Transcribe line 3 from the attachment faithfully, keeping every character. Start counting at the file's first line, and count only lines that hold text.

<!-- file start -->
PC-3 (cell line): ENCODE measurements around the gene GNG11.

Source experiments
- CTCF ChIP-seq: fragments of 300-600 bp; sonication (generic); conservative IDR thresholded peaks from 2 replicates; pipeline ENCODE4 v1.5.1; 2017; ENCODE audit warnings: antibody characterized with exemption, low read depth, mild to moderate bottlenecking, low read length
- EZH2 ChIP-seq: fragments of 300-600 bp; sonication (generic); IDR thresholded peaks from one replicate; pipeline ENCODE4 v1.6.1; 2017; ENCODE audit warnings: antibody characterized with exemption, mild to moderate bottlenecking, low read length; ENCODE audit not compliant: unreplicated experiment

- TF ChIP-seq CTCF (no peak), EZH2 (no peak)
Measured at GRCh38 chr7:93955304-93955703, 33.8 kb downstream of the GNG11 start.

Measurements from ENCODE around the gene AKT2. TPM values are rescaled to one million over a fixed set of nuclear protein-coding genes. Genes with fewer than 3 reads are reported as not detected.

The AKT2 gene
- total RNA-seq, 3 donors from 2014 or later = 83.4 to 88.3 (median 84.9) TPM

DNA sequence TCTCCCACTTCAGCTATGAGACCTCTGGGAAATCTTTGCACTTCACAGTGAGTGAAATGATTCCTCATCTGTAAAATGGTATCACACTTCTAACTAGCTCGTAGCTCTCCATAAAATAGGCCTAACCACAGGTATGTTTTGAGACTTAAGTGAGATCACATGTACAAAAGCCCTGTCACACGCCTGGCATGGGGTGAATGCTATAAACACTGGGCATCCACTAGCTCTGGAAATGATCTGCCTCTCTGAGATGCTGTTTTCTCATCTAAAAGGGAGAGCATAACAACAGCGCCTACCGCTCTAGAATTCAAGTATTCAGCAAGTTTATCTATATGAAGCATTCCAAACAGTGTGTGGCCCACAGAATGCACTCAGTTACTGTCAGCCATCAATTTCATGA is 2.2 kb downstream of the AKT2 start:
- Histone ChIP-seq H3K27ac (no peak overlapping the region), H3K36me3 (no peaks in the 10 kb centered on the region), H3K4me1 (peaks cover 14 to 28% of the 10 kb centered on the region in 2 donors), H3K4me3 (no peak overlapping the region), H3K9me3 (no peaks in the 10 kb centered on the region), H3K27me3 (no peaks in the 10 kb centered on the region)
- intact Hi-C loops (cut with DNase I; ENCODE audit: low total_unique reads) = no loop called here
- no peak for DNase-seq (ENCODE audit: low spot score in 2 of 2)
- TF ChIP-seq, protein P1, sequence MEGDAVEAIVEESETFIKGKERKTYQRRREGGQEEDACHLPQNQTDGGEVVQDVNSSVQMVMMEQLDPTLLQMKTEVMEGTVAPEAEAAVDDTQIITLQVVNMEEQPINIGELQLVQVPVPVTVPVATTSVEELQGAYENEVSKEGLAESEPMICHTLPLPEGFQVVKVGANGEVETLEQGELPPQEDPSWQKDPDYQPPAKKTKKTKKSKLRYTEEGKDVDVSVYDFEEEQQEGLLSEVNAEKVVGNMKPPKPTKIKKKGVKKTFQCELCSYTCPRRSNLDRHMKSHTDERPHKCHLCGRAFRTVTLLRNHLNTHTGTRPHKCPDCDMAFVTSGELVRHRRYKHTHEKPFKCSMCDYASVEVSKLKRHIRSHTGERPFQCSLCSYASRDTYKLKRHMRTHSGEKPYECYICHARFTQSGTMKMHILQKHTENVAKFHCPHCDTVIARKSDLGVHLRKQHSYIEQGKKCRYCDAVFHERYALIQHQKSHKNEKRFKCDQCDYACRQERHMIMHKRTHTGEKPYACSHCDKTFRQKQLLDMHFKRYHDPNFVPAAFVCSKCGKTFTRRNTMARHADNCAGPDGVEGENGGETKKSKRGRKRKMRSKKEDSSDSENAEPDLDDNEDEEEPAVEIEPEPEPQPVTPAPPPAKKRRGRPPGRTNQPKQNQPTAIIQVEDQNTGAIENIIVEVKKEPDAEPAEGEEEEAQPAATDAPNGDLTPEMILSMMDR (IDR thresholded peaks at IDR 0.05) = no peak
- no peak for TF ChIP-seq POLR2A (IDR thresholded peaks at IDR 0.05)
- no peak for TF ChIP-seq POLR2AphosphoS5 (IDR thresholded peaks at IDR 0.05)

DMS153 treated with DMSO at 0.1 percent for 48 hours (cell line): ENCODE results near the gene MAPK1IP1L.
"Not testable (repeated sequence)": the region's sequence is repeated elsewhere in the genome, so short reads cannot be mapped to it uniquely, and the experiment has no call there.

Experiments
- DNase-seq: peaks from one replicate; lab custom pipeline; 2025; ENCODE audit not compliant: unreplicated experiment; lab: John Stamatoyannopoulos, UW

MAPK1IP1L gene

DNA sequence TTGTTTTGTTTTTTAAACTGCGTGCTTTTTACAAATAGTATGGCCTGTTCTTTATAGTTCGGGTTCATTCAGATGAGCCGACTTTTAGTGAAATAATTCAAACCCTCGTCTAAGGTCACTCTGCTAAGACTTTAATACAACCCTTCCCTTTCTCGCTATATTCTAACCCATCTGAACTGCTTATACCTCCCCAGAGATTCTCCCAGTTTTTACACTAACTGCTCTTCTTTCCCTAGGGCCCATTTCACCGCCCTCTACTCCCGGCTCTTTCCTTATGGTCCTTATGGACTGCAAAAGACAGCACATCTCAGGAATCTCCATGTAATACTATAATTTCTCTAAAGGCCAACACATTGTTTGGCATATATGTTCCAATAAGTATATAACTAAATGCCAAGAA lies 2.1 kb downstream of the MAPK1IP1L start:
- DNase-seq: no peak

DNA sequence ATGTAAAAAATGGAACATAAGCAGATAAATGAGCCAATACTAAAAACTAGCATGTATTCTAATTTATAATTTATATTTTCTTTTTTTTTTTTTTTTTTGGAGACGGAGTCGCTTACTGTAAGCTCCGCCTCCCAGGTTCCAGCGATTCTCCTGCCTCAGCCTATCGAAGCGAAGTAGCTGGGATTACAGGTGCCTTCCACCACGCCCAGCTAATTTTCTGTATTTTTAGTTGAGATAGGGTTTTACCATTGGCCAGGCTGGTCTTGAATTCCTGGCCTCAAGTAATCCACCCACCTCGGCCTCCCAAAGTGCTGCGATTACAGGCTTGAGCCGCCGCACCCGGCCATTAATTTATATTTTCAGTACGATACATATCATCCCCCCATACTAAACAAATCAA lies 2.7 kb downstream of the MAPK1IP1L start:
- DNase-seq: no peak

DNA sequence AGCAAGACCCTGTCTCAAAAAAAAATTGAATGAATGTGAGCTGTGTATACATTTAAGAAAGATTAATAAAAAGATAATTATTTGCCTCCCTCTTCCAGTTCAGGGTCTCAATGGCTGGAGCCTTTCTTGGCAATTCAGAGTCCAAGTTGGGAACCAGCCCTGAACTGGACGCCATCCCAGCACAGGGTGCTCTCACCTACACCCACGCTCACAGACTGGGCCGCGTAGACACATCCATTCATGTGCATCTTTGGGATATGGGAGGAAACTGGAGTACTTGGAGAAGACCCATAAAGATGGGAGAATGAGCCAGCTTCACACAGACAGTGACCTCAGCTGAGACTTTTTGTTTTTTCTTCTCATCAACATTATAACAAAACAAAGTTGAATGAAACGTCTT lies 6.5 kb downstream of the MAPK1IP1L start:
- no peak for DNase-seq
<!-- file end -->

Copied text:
- CTCF ChIP-seq: fragments of 300-600 bp; sonication (generic); conservative IDR thresholded peaks from 2 replicates; pipeline ENCODE4 v1.5.1; 2017; ENCODE audit warnings: antibody characterized with exemption, low read depth, mild to moderate bottlenecking, low read length